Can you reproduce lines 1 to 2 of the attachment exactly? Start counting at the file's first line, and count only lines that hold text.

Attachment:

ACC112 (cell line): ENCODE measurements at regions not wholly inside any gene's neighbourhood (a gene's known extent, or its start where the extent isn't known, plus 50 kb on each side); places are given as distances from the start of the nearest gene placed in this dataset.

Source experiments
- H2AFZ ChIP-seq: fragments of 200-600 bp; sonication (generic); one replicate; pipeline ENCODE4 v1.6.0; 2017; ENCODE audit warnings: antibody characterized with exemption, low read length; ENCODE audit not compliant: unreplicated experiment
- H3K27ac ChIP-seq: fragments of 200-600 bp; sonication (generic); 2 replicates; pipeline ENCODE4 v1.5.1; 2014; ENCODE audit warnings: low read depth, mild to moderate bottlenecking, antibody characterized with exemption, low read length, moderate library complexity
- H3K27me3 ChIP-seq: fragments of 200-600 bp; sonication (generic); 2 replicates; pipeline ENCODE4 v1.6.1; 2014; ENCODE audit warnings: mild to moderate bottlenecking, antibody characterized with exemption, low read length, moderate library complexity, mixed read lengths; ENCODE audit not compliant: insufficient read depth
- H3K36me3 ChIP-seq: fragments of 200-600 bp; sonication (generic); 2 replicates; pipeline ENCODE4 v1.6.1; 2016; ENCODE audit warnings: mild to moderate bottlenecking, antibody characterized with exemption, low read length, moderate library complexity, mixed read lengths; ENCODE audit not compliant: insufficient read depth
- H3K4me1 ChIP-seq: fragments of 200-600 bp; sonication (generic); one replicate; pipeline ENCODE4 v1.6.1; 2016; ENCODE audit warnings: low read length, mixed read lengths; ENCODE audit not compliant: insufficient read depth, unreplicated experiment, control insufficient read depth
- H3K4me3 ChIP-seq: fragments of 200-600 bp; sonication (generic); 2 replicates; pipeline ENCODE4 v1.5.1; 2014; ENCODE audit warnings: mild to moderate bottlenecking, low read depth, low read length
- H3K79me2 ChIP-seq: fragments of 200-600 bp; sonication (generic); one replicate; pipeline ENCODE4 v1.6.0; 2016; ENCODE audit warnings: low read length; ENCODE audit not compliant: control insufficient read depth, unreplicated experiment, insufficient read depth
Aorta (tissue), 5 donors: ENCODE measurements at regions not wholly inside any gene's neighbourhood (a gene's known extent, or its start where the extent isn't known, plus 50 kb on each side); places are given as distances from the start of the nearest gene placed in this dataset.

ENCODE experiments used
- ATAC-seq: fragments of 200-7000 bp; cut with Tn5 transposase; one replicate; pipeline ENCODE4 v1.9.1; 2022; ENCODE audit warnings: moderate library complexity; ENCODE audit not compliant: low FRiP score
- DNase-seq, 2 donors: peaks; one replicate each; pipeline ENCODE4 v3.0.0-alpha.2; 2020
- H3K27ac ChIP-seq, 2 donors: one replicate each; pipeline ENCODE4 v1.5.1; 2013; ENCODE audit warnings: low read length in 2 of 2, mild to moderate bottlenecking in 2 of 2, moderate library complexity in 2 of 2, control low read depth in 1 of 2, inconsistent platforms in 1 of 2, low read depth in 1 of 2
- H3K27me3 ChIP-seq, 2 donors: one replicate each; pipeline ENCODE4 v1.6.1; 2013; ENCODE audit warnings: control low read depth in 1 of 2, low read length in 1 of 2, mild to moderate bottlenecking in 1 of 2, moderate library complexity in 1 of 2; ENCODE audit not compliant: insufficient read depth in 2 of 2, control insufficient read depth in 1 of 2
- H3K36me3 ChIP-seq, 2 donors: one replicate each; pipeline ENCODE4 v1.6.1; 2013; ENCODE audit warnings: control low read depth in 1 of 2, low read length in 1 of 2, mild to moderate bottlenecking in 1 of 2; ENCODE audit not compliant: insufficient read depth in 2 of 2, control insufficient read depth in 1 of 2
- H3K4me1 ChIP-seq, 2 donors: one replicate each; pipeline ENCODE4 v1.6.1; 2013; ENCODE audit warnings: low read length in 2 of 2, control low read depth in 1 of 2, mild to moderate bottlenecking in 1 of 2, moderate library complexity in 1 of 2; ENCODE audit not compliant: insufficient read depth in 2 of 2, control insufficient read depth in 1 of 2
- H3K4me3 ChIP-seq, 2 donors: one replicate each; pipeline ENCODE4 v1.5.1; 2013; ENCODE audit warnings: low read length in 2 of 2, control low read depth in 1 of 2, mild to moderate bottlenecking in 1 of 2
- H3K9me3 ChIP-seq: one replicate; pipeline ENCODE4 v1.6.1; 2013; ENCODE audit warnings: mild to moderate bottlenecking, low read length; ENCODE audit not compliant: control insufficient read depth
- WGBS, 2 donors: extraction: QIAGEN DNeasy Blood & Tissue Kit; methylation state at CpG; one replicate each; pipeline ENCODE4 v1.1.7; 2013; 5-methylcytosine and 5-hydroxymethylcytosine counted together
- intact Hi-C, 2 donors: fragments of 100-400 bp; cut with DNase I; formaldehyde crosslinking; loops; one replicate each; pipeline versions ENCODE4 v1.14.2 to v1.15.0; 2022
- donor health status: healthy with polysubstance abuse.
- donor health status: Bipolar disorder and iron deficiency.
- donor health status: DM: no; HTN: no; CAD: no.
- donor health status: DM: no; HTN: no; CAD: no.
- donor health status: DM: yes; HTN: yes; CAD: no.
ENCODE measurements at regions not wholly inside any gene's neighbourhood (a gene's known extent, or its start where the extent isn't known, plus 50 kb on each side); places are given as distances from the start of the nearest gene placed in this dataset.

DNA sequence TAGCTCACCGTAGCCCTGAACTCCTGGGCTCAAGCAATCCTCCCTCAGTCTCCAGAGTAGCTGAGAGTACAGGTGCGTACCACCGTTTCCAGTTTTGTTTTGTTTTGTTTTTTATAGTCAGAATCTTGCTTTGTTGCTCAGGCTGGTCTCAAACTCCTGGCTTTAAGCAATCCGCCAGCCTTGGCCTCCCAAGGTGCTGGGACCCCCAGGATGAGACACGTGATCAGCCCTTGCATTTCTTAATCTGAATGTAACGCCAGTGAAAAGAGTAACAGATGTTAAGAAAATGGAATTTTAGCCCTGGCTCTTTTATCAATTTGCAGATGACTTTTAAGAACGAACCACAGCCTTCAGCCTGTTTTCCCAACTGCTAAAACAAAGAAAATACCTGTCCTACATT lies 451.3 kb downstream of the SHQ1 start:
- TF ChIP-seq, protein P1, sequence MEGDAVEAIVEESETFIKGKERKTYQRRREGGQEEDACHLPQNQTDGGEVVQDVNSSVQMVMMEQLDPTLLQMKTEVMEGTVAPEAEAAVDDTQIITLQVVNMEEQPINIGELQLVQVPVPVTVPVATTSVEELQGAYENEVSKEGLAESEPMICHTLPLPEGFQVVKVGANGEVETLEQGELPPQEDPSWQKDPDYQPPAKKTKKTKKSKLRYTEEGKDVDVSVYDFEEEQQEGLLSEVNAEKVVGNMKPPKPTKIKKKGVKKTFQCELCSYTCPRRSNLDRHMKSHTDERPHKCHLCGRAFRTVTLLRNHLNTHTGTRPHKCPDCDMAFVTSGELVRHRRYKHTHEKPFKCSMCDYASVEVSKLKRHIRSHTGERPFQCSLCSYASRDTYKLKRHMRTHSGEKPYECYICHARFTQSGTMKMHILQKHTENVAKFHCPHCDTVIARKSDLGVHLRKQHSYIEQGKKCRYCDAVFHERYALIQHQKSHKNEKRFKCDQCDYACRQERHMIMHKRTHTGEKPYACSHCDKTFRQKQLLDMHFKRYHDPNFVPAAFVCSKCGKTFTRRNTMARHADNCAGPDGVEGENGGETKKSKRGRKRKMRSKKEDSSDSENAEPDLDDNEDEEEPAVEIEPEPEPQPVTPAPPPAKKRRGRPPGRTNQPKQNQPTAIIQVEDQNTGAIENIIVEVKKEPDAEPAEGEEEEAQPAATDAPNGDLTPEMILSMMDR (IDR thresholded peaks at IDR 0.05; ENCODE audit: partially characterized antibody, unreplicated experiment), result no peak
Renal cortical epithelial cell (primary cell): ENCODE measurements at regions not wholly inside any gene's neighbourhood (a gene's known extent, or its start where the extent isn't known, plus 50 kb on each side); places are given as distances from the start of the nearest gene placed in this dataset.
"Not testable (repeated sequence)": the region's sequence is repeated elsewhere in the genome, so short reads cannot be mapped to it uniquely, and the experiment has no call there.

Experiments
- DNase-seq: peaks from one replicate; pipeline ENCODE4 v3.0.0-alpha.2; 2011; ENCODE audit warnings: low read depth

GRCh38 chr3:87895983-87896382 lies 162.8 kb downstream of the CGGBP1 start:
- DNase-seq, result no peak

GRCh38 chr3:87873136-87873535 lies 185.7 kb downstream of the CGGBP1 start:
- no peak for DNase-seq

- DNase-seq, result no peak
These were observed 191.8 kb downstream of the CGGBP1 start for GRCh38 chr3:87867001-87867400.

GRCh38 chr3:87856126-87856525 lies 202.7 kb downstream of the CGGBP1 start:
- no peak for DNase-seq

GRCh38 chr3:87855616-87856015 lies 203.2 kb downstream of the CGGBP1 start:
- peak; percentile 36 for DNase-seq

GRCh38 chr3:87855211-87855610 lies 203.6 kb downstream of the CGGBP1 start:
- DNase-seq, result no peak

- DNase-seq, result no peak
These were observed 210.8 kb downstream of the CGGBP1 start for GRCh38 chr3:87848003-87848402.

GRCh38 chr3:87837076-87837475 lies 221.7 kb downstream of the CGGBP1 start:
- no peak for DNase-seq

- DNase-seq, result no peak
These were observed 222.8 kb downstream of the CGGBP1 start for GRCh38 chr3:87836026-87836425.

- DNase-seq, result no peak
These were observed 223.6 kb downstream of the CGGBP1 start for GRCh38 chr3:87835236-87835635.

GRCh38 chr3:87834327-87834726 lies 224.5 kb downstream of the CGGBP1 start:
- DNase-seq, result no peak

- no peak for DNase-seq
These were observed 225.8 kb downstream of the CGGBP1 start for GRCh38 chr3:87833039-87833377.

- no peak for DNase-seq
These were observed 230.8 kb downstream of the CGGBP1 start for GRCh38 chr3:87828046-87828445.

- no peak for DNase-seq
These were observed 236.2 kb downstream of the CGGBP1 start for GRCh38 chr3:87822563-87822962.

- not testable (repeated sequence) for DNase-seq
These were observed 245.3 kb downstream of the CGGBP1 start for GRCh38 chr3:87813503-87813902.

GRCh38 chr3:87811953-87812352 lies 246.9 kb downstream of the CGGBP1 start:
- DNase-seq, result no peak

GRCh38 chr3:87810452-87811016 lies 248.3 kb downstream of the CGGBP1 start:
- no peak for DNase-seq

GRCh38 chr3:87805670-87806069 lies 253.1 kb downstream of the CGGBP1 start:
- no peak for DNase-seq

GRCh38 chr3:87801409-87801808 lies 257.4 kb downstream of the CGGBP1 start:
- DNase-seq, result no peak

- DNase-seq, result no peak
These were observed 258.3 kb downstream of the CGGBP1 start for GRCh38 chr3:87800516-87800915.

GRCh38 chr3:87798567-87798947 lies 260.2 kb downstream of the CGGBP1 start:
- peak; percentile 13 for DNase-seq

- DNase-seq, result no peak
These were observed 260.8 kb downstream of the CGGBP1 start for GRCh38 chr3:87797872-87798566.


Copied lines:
ACC112 (cell line): ENCODE measurements at regions not wholly inside any gene's neighbourhood (a gene's known extent, or its start where the extent isn't known, plus 50 kb on each side); places are given as distances from the start of the nearest gene placed in this dataset.

Source experiments